When I went to Rothschild Boulevard in Tel Aviv with my partner Daniel Dor that summer, we felt extremely uncomfortable. On the one hand, there was an unprecedented burst of innovative civic energy. People were asking the most subversive questions about the power structures of our society. On the other hand, all these good people had made a decision not to focus on the occupation. We thought about it and realized that anyone who wants to promote change has to work within a given reality. Israeli society suffers from profound ills. Some ills are most certainly the result of the ongoing occupation. Indeed, the occupation has corrupted Israeli society. But anyone who wants to see an enlightened society in this country must first and foremost help make the reality Israelis live in less dire.

The social protest showed us the strength in numbers: the number of people taking to the streets; the budget’s numbers suddenly became our favorite reading material. The new civil power was based on a new kind of knowledge: who is financing whom, who is connected to whom, and who pays the price. We chose to turn the spotlight on the legislative system. In Fall 2011, we established the Social Guard to monitor the work of Knesset members. Hundreds of Social Guard activists regularly come to the Knesset to make sure our representatives start to truly represent the public interest and not succumb to the pressures of capital and the government. A variety of civil society groups were formed alongside the Social Guard to focus on changing the balance of power between the people and the government.

Thus, a new and more complex political map has been created. A map unwilling to accept the old rigid division between right and left. One doesn’t have to be a leftist to aspire that every child in Israel will drink clean water and have enough to eat. One doesn’t have to be on the right to believe that free market competition is better than cartels. People on the Left and the Right understand that transparency is the key to public power and that democracy requires public power. People on the Left and on the Right understand that without a democracy we cannot care for the welfare of Israelis.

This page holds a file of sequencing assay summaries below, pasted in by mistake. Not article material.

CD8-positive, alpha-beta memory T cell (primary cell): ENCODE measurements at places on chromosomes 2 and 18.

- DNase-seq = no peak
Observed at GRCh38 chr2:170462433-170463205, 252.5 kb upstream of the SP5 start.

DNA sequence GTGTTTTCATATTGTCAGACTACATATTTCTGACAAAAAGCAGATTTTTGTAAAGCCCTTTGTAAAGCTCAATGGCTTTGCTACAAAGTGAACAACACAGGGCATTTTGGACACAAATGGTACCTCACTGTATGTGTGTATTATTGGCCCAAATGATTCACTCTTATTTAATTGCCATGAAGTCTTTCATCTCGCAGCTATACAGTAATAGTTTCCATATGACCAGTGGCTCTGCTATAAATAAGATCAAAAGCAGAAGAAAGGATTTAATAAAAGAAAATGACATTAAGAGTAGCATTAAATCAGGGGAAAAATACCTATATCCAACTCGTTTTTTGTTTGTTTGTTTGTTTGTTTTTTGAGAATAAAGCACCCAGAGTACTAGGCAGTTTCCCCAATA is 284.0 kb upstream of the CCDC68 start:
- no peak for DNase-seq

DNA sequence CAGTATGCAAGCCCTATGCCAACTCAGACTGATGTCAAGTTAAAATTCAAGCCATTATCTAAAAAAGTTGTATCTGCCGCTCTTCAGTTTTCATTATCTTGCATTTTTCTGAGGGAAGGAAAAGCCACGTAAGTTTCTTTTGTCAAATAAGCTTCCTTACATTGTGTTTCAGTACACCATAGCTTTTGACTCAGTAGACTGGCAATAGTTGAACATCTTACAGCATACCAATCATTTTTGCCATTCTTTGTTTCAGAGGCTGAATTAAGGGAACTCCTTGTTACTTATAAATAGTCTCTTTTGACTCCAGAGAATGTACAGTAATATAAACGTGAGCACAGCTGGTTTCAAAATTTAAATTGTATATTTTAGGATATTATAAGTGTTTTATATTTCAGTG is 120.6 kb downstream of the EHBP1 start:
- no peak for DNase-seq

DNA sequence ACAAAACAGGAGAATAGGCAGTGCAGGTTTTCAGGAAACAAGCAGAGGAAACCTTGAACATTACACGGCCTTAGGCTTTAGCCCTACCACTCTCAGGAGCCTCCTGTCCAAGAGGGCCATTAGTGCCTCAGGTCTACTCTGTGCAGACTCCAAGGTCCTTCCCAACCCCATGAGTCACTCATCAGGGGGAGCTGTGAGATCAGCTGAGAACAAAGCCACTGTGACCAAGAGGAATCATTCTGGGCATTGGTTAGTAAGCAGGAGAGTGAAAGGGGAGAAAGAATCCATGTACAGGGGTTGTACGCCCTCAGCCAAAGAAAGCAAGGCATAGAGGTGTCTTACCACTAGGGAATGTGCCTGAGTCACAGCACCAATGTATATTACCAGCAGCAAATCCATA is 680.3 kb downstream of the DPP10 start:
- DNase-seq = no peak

We haven’t given up on resolving the conflict and ending to occupation. But beyond the critical monitoring activities of organizations such as the “B’tselem,” “Breaking the Silence” and “Machsom Watch,” resolving the conflict and ending the occupation currently isn’t a practical goal for civic activism. They are as urgent as ever, but we don’t have the tools to advance these goals, and dealing with them paralyzes any attempt to change the political map. Such a change requires time and waiting is difficult. To say, if we don’t wait the deadlock will continue.

The text was published in December 2015 in Guy Rolnik’s blog and translated by Maya Haber.

Dany Gutwein on the Transformation of the Israeli Left [ssba]

Dany Gutwein on the Transformation of the Israeli Left

We spoke today with Professor Danny Gutwein. Gutwein is one of the most prominent public intellectuals of the Israeli Left today. He teaches Jewish History at Haifa University, but spends much of his time inspiring, building and supporting a grassroots movement which offers an alternative political vision and action.

Gutwein has a large following. He participated in the television Social and Economic Policy documentary series the Silver Platter (Magash Hakesef). The series had over two million viewers (read more here). It was so popular that Channel 8 was pressured to take two of the three episodes off the web. He is regular commentator on the Israeli radio and television, where he is invited to speak about anything from Netanyahu’s gas deal to Bernie Sanders.


The Silver Platter was so popular that Israelis encountered graffiti on bridges “Have you watched the Silver Platter yet?”

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Why We Need a Rainbow Coalition [ssba]